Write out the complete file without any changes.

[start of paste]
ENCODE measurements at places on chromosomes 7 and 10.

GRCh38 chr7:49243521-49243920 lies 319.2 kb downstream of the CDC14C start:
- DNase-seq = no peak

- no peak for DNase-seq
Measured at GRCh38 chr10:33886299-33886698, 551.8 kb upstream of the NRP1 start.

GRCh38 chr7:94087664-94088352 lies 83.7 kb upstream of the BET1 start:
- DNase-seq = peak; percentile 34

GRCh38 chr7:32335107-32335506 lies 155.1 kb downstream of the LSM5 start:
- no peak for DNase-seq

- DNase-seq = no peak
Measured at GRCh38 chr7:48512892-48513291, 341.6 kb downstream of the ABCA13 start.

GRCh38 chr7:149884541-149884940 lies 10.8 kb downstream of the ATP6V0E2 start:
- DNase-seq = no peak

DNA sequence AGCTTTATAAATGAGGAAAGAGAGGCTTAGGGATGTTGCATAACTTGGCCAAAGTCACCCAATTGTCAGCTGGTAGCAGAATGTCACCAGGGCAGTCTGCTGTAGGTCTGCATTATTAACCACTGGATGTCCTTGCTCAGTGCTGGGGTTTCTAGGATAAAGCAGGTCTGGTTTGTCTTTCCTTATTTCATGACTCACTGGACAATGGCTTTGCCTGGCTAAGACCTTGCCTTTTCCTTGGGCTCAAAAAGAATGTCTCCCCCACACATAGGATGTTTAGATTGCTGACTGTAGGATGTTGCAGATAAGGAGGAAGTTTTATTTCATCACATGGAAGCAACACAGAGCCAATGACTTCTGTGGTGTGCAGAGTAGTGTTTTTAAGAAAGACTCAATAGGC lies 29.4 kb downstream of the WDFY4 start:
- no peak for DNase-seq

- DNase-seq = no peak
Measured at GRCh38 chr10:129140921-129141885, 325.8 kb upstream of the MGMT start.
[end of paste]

ENCODE measurements at places on chromosomes 7 and 10.

GRCh38 chr7:49243521-49243920 lies 319.2 kb downstream of the CDC14C start:
- DNase-seq = no peak

- no peak for DNase-seq
Measured at GRCh38 chr10:33886299-33886698, 551.8 kb upstream of the NRP1 start.

GRCh38 chr7:94087664-94088352 lies 83.7 kb upstream of the BET1 start:
- DNase-seq = peak; percentile 34

GRCh38 chr7:32335107-32335506 lies 155.1 kb downstream of the LSM5 start:
- no peak for DNase-seq

- DNase-seq = no peak
Measured at GRCh38 chr7:48512892-48513291, 341.6 kb downstream of the ABCA13 start.

GRCh38 chr7:149884541-149884940 lies 10.8 kb downstream of the ATP6V0E2 start:
- DNase-seq = no peak

DNA sequence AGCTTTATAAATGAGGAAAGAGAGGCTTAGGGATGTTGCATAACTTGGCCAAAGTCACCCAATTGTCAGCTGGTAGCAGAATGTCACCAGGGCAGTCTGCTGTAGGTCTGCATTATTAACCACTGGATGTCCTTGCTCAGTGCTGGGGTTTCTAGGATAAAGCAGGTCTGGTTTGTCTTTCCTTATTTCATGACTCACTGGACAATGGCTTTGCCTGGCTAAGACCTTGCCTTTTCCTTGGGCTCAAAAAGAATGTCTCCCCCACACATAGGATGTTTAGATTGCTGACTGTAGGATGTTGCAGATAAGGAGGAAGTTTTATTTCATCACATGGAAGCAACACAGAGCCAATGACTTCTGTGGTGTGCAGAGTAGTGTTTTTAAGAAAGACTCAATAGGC lies 29.4 kb downstream of the WDFY4 start:
- no peak for DNase-seq

- DNase-seq = no peak
Measured at GRCh38 chr10:129140921-129141885, 325.8 kb upstream of the MGMT start.